MLE Entreprises Inc v. Vanguard Contractors LLC et al

Filing 73

MEMORANDUM AND OPINION by Senior Judge Thomas B. Russell on 5/9/2013; re 60 MOTION for Summary Judgment filed by Travelers Casualty & Surety Company of America, Vanguard Contractors LLC ; an appropriate order shall issuecc:counsel (KJA)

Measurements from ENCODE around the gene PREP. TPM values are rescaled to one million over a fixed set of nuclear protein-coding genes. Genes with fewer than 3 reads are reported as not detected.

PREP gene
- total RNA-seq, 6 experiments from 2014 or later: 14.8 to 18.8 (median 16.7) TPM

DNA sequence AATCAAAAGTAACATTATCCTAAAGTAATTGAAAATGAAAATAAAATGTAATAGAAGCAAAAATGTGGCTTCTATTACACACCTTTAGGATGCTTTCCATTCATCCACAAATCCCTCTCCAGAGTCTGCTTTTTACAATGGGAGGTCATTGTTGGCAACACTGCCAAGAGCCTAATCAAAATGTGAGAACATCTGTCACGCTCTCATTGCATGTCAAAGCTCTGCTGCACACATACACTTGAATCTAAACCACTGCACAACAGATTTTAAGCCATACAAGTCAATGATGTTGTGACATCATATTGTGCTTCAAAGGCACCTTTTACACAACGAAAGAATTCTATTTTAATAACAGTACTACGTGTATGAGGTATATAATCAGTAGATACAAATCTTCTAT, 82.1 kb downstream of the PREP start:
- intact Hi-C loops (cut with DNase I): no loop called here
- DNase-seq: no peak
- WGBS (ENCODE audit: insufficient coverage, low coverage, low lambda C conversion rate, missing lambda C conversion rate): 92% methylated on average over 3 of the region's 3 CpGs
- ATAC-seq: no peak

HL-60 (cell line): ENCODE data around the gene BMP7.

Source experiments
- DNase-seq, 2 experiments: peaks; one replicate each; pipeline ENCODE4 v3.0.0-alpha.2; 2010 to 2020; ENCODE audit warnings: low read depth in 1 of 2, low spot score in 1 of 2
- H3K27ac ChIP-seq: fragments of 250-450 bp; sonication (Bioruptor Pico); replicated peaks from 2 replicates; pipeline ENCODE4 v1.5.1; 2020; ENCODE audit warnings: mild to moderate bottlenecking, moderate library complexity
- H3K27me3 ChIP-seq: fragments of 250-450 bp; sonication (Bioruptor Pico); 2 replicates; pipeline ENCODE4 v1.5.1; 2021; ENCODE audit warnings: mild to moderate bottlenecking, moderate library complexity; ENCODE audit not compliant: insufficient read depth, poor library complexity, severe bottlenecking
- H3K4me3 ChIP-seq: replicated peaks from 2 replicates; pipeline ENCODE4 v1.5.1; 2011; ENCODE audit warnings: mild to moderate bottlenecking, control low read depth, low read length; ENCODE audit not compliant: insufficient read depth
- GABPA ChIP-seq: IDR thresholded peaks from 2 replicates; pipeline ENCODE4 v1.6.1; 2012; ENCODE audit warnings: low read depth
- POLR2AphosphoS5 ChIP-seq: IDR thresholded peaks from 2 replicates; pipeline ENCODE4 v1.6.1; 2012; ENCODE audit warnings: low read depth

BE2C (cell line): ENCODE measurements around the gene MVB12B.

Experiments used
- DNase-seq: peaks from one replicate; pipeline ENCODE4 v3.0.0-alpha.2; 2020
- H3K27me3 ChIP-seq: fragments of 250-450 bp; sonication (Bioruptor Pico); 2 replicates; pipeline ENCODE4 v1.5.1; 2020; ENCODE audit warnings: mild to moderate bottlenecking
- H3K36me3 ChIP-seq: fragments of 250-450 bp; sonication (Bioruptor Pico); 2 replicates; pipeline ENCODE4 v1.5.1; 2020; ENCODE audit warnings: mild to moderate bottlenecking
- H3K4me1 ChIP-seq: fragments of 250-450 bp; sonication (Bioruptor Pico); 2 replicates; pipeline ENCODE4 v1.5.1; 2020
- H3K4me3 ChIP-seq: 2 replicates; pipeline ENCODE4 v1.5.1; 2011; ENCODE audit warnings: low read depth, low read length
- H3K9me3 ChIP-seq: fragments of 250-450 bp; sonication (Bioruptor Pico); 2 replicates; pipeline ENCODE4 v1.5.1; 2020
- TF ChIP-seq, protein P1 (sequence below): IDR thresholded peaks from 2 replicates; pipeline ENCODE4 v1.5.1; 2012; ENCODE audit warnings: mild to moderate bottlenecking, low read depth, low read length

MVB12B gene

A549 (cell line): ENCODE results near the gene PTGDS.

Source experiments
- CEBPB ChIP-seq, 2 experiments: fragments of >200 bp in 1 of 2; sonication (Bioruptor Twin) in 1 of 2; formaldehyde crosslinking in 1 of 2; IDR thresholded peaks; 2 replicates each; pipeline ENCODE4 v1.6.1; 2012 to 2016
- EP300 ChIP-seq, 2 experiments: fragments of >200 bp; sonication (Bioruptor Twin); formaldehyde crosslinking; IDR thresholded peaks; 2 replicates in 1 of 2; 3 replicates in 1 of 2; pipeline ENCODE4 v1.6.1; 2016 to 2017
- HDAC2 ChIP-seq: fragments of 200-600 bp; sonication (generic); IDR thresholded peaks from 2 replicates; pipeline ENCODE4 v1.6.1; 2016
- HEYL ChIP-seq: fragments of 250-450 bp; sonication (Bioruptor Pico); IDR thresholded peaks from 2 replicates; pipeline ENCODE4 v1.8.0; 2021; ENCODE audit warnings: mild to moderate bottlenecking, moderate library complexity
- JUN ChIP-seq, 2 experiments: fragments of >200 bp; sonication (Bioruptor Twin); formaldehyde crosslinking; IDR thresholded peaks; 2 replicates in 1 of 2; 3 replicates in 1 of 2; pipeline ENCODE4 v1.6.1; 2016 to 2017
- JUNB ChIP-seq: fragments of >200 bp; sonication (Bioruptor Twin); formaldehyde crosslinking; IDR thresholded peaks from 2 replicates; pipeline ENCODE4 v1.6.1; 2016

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UNITED STATES DISTRICT COURT WESTERN DISTRICT OF KENTUCKY PADUCAH DIVISION CASE NO. 5:11-CV-00027 UNITED STATES OF AMERICA ex rel. MLE ENTERPRISES, INC., and MLE ENTERPRISES, INC. PLAINTIFFS v. VANGUARD CONRACTORS, LLC, and TRAVELERS CASUALTY AND SURETY COMPANY OF AMERICA DEFENDANTS MEMORANDUM OPINION This matter comes before the Court on a motion for summary judgment by Defendant Vanguard Contractors, LLC. (Def.’s Mot., Docket Number (“DN”) 60.) The Plaintiff responded. (Pl.’s Resp., DN 69.) The Defendant replied. (Def.’s Reply, DN 70.) Fully briefed, this matter is now ripe for adjudication. Having considered the matter and being fully advised, the Defendant’s motion is GRANTED. I. Defendant Vanguard Contactors, LLC (“Vanguard”), served as the prime contractor on a construction project at Fort Sill, Oklahoma known as the Building 700 project. Vanguard hired Plaintiff MLE Enterprises, Inc. (“MLE”), as a subcontractor on the project. MLE claims that Vanguard owes it $187,794.34 for uncompensated work that was performed outside of and in addition to the subcontract.1 (Compl., DN 1, ¶ 9.) MLE also seeks $156,996.07 in retainage allegedly withheld by Vanguard on the subcontract. (Id.) MLE brought this action to recover a 1 Vanguard contests any claim that MLE performed work outside of and in addition to the subcontract. Resolving any ambiguities and drawing reasonable inferences against Vanguard, the Court assumes, but does not expressly find, that MLE performed extra-contractual work. Even in light of this favorable assumption, MLE cannot overcome Vanguard’s motion for summary judgment because the evidence conclusively demonstrates that MLE has suffered no loss. 1 combined total of $344,790.41 on grounds that “Vanguard . . . breached the express and implied terms of its subcontract with MLE[.] (Id. at ¶¶ 9, 11.) Discovery in this action revealed three important evidentiary considerations. First, MLE’s claim for additional, uncompensated work is for $96,115.35, not $187.794.34. Second, the retainage claim is for $140,513.31, not $156,996.07. Third, MLE now admits that it did not credit Vanguard for $251,791.00 in “off contract” payments. 1. Discovery first revealed that MLE’s claim for work performed outside of and in addition to the subcontract is less than the amount alleged in the complaint. The original claim was based on a proposed subcontract change order between MLE and Vanguard.2 (See Proposed Change Order, DN 60-3.) In that proposal, MLE sought additional compensation for work performed by three of MLE’s subcontractors in the following amounts: 1) Construction Building Specialties $37,891.53; 2) MDC Drywall, Inc. - $127,370.00; and 3) ASPRO - $22,532.85. (Id.) In all, the work performed by these subcontractors totaled $187,794.37, the amount MLE now seeks to recover from Vanguard for the work performed outside of the subcontract. In her deposition, MLE’s owner, Mary Luttrell, admitted that the claim for the extra work was less than $187,794.37. Specifically, Luttrell agreed to drop any portion of the claim for work performed by Construction Building Specialties. (Luttrell Dep., DN 59, p. 5:1-14.) Additionally, she agreed that MLE was only seeking $73,582.50 from Vanguard for work performed by MDC Drywall, not $127,370.00 as listed in the proposed change order. (Id. at pp. 60:23-62:20.) Finally, the evidence regarding payments to ASPRO is ambiguous. On one hand, Luttrell conceded that MLE withheld $22,532.85 from ASPRO because the company failed to 2 The change order was only signed by MLE’s owner, Mary Luttrell, and explicitly stated that it was not valid until signed by both parties. It is undisputed that Vanguard never signed the change order. 2 complete certain work on the project. (See id. at pp. 61:8-62:20; Letter of Nov. 10, 2009, DN 604.) Vanguard claims that MLE cannot recover for any non-payment to ASPRO. On the other hand, evidence exists that MLE paid at least some portion of the amount intended for ASPRO to other subcontractors to complete ASPRO’s work. Because Luttrell did not explicitly concede that MLE is not seeking to recover the amount necessary to complete ASPRO’s work, the Court includes that full amount in the damage calculation, even though it may overestimate damages. Doing so resolves this ambiguity in favor of MLE, as is required of the Court when faced with a motion for summary judgment, but has no effect on the ultimate outcome of this action. Accordingly, evidence produced during discovery reveals that MLE’s claim for work performed outside of and in addition to the subcontract is, at most, $96,115.35, not $187.794.37 as alleged in the complaint. 2. Second, discovery also revealed that MLE’s claim for retainage is less than alleged. MLE’s subcontract with Vanguard was for $1,350,342.85.3 Luttrell admitted in her deposition that Vanguard paid MLE a total of $1,209,829.54 on the subcontract. (See Luttrell Dep., DN 59, pp. 27:16-31:2.) This leaves only $140,513.31 unpaid on the subcontract, not $156,996.07 as alleged in the complaint. Adjusting MLE’s damages in light of evidence revealed in discovery, MLE seeks $140,513.31 in unpaid retainage on the subcontract and $96,115.35 for work performed outside of an in addition to the subcontract, for total damages of $236,628.66. 3. Third, the evidence produced in discovery revealed that Vanguard made “off contract” payments to MLE in the amount of $251,791.00 and that MLE never credited Vanguard for those 3 This amount represents the total of MLE’s original subcontract with Vanguard and two additive change orders that are not subject to dispute. 3 payments. In answer to the complaint, Vanguard asserted that MLE did not credit Vanguard for these “off contract” payments and that MLE wrongly charged Vanguard for work MLE did not perform and for materials it did not deliver. (Am. Answer, DN 42, pp. 2, 3.) Accordingly, Vanguard seeks offset of these amounts, or, in the alternative, counterclaims to recover the non-credited payments. The nature and origin of the “off contract” payments from Vanguard to MLE is unclear from the record. Vanguard allegedly routed these payments from other projects to MLE’s subcontract on the Fort Sill project in an attempt to prevent MLE from losing money on the project because of a bad bid. The exact origin of the payments is inconsequential, however, because Luttrell admitted in her deposition that MLE did not but should have applied the “off contract” payments to the MLE’s work on the project. Q: [Vanguard]: You don’t have any disputes that the remaining $251,791 was retained by MLE, correct? A: [Luttrell]: Correct. Q: And you also agree that that money was intended to be applied toward costs associated with Fort Sill, correct? A: Yes. That is correct. .... Q: And I think you mentioned earlier, you don’t have any dispute that the 251,000 off the Fort Campbell and Puerto Rico money, that that should be credited now towards the Fort Sill costs. We can agree on that, right? A: Right. (Luttrell Dep., DN 59, pp. 27:9-15, 31:10-15.) Luttrell’s testimony clearly demonstrates that Vanguard paid MLE $251,791.00 in “off contract” payments. Furthermore, Luttrell admits that MLE did not but should have applied those payments to costs and expenses it billed to Vanguard 4 for the project. Based on the foregoing evidence, Vanguard now moves for summary judgment on grounds that MLE has suffered no loss. As corrected for the evidence produced during discovery, MLE seeks $236,628.66 in retainage and uncompensated extra work. Mary Luttrell, MLE’s owner, now admits that the company received but did not credit Vanguard for $251,791.00 in “off contract” payments that should have been applied to the unpaid balance of MLE’s work at Fort Sill. II. Summary judgment is appropriate where “the movant shows that there is no genuine dispute as to any material fact and the movant is entitled to judgment as a matter of law.” Fed. R. Civ. P. 56(a). In determining whether summary judgment is appropriate, a court must resolve all ambiguities and draw all reasonable inferences against the moving party. See Matsushita Elec. Indus. Co. v. Zenith Radio Corp., 475 U.S. 574, 587 (1986). “[N]ot every issue of fact or conflicting inference presents a genuine issue of material fact.” Street v. J. C. Bradford & Co., 886 F.2d 1472, 1477 (6th Cir. 1989). The test is whether the party bearing the burden of proof has presented a jury question as to each element in the case. Hartsel v. Keys, 87 F.3d 795, 799 (6th Cir. 1996). The plaintiff must present more than a mere scintilla of evidence in support of his position; the plaintiff must present evidence on which the trier of fact could reasonably find for the plaintiff. See id. (citing Anderson v. Liberty Lobby, Inc., 477 U.S. 242, 252 (1986)). The plaintiff may accomplish this by “citing to particular parts of materials in the record” or by “showing that the materials cited do not establish the absence . . . of a genuine dispute . . . .” Fed. R. Civ. P. 56(c)(1). Mere speculation will not suffice to defeat a motion for summary judgment; “the mere existence of a colorable factual dispute will 5 not defeat a properly supported motion for summary judgment. A genuine dispute between the parties on an issue of material fact must exist to render summary judgment inappropriate.” Monette v. Elec. Data Sys. Corp., 90 F.3d 1173, 1177 (6th Cir. 1996). While the substantive law of Kentucky is applicable to this case pursuant to Erie Railroad v. Tompkins, 304 U.S. 64 (1938), a federal court sitting in diversity applies the standards of Federal Rule of Civil Procedure 56, not “Kentucky’s summary judgment standard as expressed in Steelvest, Inc. v. Scansteel Serv. Ctr., Inc., 807 S.W.2d 476 (Ky. 1991).” Gafford v. Gen. Elec. Co., 997 F.2d 150, 165 (6th Cir. 1993) (abrogated on other grounds in Hertz Corp. v. Friend, 130 S. Ct. 1181 (2010)). III. Based on the facts recounted above, the Court finds that Vanguard is entitled to summary judgment because the evidence conclusively shows that MLE has not sustained a loss in this action. Because there is no genuine dispute on the issue of MLE’s damages, Vanguard’s motion must be granted. As alleged in the complaint, MLE originally sought damages for unpaid retainage and uncompensated work in the combined amount of $344,790.41. Resolving all evidentiary ambiguities in MLE’s favor, discovery revealed that MLE’s damages for unpaid retainage and uncompensated work were, at most, $236,628.66. Against these damages, MLE now admits that it received $251,791.00 in “off contract” payments from Vanguard and that those payments were not but should have been credited to Vanguard for the Fort Sill project. Doing so demonstrates that Vanguard overpaid MLE by, at minimum, $15,162.34. Accordingly, the evidence before the Court conclusively establishes that MLE has not suffered any loss in this action. Therefore, summary judgment is appropriate. 6 The Court must also consider one argument that might preclude the grant of summary judgment. MLE originally asserted that Vanguard received consideration in exchange for the “off contract” payments in the form of additional work and materials list in an “Exhibit A” to MLE’s answer to Vanguard’s counterclaim. (See Exhibit A to Answer to Counterclaim, DN 451.) None of the work or materials listed in Exhibit A includes the extra, uncompensated work performed by MLE’s subcontractors, MDC Drywall and ASPRO, as discussed above. It must be noted, however, that MLE has been unable to produce a change order or other written contract between Vanguard and MLE for the work and materials listed in Exhibit A. Therefore, MLE essentially claimed that it entered into an oral modification of the subcontract with Vanguard whereby Vanguard paid MLE the “off contract” payments in exchange for the work and materials listed in Exhibit A. If true, then MLE’s claim for the extra, uncompensated work performed by its subcontractors might remain viable. MLE’s arguments in support of oral modification are without merit for two reasons. First, MLE has abandoned this argument. MLE attached Exhibit A to its answer to Vanguard’s counterclaim. In response to the motion for summary judgment, however, the work and materials listed in Exhibit A are not mentioned or relied upon by MLE as a basis for denying the motion. In fact, MLE makes no attempt in its response brief to link Exhibit A and Vanguard’s “off contract” payments. Second, and perhaps the reason for MLE’s abandonment, MLE has failed to produce any documents or witnesses to support its oral modification argument by clear and convincing evidence. In Kentucky law, “a written contract can be modified or abandoned by a subsequent oral agreement.” Dalton v. Mullins, 293 S.W.2d 470, 475 (Ky. 1956). But, proof of oral modification must be “clear and convincing.” Id. “This does not mean that it must be established beyond a reasonable doubt, but that the evidence must not be vague, ambiguous, or 7 contradictory, and must come from a credible source.” Wehr Constructors, Inc. v. Steel Fabricators, Inc., 769 S.W.2d 51, 54 (Ky. Ct. App. 1988). In the present case, MLE has not produced evidence tending to show that Vanguard made “off contract” payments in exchange for the work and materials listed in MLE’s Exhibit A. Accordingly, MLE cannot meet the clear and convincing standard necessary to prove oral modification. At the end of the analysis, two clear points justify summary judgment in favor of Vanguard. First, MLE has suffered no loss. Mary Luttrell, MLE’s president, testified that Vanguard’s “off contract” payments were not but should have been applied to the work that MLE performed on the Fort Sill project. Those payments, totaling $251,791.00, exceed the damages that MLE allegedly suffered, revealed in discover to total $236,628.66. The “off contract” payments and MLE’s damages offset so that MLE has suffered no loss in this action. Second, MLE has failed to produce clear and convincing evidence that the parties entered into an oral modification of the subcontract. Absent clear and convincing proof to the contrary, there is no genuine dispute that the parties orally modified. Upon review of the record as a whole and in light of the parties’ arguments, the Court finds that there are no genuine disputes and that Vanguard is entitled to summary judgment. CONCLUSION Defendant Vanguard Contractors, LLC moved for summary judgment on all claims asserted by Plaintiff MLE Enterprises, Inc. For all of the forgoing reasons, Vanguard’s motion is GRANTED. Vanguard’s counterclaim to recover the “off contract” payments was asserted alternatively in the event that those payments were not used to offset MLE’s alleged damages. Because the “off contract payments” offset MLE’s damages, Vanguard’s counterclaim is 8 DISMISSED AS MOOT. An appropriate order and judgment shall issue separately from this memorandum opinion. May 9, 2013 9